China’s Jailed Nobel Laureate One Year Later

Oct 6, 2011 9:59am

Last year’s Nobel Peace Prize winner, Liu Xiaobo, remains in his prison cell in the northeastern Chinese city of Jinzhou, while the world awaits the announcement of this year’s recipient and the Chinese government grows even more intolerant of dissent.

Liu’s prize famously sat on an empty seat during last year’s award ceremony in Olso, Norway, because the Chinese authorities did not allow him or his family to be in attendance.  Liu is serving an 11-year sentence for “inciting subversion of state power” when he authored a petition calling for pro-democracy reforms in China.

As for what has changed one year later,  2011 has been marked by the silence of Chinese activists “achieved through disappearance, intimidation and abuse,” Time magazine noted.

Even Liu’s wife, Liu Xia, who was placed under severe supervision after he was awarded the prize last year, is still not allowed to communicate with the outside world. Our ABC News crew found out first hand last year when they tried to visit her home. Uniformed and plainclothes security guards had cordoned off the area.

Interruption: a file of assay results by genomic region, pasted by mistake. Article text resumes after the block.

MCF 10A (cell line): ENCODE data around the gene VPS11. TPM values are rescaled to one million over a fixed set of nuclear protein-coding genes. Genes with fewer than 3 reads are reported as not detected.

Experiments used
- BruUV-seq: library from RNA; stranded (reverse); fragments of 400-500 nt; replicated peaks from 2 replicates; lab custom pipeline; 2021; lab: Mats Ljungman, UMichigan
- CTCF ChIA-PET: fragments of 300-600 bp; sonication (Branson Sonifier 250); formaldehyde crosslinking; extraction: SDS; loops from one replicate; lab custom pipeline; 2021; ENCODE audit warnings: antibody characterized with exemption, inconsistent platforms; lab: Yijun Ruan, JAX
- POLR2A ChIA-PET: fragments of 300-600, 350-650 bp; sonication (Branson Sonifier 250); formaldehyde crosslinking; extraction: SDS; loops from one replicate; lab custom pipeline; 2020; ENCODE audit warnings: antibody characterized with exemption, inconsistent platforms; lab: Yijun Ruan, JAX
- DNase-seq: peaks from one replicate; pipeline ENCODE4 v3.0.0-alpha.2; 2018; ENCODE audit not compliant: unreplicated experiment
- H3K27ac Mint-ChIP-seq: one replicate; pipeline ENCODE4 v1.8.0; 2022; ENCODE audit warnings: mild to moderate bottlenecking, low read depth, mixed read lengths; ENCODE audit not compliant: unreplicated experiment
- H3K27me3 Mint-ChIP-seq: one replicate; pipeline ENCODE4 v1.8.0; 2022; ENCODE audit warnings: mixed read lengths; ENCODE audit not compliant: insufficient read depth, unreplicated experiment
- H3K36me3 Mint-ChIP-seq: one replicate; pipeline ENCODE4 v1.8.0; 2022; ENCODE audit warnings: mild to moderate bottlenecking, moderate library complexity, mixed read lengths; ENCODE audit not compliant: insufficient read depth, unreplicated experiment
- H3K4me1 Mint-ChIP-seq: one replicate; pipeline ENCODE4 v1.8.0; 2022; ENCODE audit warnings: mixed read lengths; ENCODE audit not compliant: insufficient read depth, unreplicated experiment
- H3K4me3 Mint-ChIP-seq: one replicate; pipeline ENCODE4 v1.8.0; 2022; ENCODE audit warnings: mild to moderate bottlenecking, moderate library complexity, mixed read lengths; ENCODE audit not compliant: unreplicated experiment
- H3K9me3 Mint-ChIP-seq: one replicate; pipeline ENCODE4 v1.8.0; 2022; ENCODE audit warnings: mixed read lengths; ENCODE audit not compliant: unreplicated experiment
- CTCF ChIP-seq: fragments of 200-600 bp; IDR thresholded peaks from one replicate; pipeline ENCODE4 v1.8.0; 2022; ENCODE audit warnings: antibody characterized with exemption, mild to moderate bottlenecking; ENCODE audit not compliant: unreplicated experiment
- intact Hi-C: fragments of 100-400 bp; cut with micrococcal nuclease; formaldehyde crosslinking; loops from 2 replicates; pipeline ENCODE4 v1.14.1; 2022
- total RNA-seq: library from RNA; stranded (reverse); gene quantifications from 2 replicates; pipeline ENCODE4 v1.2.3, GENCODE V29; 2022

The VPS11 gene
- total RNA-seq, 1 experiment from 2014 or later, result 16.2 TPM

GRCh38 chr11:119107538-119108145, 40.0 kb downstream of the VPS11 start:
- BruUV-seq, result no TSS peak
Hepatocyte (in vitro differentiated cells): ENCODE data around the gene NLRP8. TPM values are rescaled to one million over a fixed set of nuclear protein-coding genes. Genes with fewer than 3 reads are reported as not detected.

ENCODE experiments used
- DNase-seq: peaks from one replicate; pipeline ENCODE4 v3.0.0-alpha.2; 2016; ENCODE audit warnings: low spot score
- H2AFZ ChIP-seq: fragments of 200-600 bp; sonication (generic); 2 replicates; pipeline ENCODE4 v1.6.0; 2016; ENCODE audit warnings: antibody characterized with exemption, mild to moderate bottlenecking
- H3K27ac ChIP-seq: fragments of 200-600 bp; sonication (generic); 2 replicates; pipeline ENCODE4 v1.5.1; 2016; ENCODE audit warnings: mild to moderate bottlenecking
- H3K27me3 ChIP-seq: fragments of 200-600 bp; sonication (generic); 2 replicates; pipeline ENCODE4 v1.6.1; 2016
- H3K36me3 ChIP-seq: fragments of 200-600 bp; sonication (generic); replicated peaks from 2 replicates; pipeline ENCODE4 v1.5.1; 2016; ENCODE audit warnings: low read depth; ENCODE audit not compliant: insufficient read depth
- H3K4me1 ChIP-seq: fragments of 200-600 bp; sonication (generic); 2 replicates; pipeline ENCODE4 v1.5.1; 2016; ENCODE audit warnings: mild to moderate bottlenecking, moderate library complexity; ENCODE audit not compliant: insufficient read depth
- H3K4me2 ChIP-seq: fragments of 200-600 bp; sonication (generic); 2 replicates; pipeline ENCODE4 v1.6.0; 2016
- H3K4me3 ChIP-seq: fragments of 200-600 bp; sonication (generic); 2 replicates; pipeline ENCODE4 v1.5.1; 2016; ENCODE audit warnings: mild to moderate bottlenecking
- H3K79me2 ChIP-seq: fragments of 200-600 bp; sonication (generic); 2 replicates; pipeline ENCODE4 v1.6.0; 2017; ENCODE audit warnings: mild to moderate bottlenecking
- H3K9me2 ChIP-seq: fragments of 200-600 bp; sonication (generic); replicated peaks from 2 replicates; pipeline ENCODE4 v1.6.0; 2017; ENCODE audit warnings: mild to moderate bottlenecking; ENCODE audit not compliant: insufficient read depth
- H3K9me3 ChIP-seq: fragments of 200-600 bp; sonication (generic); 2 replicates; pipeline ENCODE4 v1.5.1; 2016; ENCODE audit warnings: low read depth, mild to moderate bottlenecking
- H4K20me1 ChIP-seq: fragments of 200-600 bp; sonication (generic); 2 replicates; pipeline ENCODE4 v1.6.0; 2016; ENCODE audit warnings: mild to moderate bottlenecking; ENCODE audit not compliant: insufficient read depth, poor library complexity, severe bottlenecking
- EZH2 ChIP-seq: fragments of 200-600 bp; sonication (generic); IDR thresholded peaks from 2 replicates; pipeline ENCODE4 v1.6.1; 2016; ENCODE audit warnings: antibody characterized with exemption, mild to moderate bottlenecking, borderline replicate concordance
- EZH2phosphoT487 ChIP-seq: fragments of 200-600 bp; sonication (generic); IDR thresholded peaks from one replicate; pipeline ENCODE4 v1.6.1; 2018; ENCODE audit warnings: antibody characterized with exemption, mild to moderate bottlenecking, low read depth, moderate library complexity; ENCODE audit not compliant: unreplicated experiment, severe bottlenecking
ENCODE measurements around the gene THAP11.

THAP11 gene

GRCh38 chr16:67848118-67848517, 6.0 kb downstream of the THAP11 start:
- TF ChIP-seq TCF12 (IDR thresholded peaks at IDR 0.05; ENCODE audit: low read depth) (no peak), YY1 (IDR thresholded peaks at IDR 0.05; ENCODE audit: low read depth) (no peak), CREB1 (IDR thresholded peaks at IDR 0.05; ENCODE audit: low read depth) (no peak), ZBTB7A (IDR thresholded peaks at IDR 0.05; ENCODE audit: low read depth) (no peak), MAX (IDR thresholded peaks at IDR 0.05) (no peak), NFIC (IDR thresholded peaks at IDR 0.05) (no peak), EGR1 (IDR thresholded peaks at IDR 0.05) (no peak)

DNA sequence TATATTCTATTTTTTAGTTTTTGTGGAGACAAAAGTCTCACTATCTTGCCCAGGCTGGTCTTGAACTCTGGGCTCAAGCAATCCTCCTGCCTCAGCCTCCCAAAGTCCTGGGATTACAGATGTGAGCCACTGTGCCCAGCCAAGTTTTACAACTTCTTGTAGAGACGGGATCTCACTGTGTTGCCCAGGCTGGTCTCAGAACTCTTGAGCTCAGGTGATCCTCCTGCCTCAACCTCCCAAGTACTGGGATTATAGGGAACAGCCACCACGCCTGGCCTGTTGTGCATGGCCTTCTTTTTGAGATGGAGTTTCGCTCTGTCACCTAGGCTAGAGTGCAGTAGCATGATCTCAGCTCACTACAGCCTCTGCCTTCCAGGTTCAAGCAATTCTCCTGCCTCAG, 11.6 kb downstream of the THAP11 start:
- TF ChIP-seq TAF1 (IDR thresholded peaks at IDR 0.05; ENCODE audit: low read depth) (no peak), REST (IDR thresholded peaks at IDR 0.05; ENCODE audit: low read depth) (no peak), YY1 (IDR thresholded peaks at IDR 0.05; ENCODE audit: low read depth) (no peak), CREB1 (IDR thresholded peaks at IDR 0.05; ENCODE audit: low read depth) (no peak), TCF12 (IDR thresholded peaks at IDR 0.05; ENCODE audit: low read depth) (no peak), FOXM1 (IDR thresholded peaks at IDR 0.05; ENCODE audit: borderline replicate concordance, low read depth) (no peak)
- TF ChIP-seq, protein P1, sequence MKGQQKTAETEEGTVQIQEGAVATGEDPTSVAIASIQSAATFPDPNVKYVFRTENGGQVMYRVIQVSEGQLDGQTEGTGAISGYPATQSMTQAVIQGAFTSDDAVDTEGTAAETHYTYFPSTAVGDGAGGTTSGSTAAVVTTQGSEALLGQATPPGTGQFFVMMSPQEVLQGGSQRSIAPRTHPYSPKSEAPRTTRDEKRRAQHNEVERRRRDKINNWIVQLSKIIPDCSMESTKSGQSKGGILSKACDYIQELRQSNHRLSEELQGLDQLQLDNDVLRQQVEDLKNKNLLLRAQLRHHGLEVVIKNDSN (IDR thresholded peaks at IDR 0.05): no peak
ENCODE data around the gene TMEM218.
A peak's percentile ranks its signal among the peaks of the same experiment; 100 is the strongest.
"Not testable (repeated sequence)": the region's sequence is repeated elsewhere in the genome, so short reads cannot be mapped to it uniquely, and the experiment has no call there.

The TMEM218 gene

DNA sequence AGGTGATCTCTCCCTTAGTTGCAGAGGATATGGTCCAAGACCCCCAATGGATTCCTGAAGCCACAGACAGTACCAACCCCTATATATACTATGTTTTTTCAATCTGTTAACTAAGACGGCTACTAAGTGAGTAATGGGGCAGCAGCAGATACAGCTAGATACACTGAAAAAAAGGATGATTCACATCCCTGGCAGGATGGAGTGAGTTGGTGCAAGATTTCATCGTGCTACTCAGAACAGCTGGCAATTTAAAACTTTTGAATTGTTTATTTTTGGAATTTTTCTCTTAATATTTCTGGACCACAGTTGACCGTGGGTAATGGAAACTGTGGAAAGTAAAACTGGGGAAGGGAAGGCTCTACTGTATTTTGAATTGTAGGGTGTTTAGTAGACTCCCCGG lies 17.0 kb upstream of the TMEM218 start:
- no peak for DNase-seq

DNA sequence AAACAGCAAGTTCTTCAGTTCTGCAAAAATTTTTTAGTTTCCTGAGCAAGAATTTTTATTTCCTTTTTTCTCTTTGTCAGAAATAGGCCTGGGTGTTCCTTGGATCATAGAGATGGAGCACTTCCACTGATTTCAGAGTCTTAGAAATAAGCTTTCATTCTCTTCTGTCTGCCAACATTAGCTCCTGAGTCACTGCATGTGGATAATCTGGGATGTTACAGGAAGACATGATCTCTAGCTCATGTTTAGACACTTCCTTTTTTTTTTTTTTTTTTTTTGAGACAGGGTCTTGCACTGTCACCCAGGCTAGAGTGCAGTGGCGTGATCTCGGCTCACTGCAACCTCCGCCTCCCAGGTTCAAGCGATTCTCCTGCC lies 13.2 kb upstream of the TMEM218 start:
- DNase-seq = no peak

This year also saw the muzzling of outspoken artist Ai Weiwei, who spent almost three months in detention for alleged tax evasion. Chen Guangcheng, a blind legal activist, and his family, including his 6-year-old daughter, are still not allowed to leave their house despite having already completed a four-year prison term. The daughter is not even allowed to attend school.

Liu’s father passed away in September and, according to an Agence France Presse interview with  Liu’s brother, Liu Xiaoxun, the Chinese authorities, in an unusual act of temporary leniency, allowed Liu out of his cell to attend his father’s memorial.  Liu has also recently been allowed visitors.

His wife visited him in prison in August and his three brothers were allowed a visit earlier this month. Liu Xiaoxuan told AFP that his big brother “was looking very well” but made clear that “it’s not convenient for me to tell you about details of how long Liu Xiaobo stayed at home or what he did.”

The Chinese authorities have been especially sensitive this year to any semblance of dissent, given the events that have been unfolding in the Arab world. There is even new legislation being proposed right now that would make secret detention, without any notice to family members, legal for periods of up to six months in cases of terrorism, state security or serious corruption.  Human rights groups worry that the legislation will be used to quash dissent.

As for China’s displeasure with Norway’s decision to award the Peace Prize to Liu, the AFP also reported today that in the past year, China has continued to voice its protest by targeting Norway’s salmon industry. Chinese customs officials have reportedly placed Norwegian salmon imports under an added level of scrutiny, requiring so many additional inspections that the salmon rotted away in Chinese warehouses.

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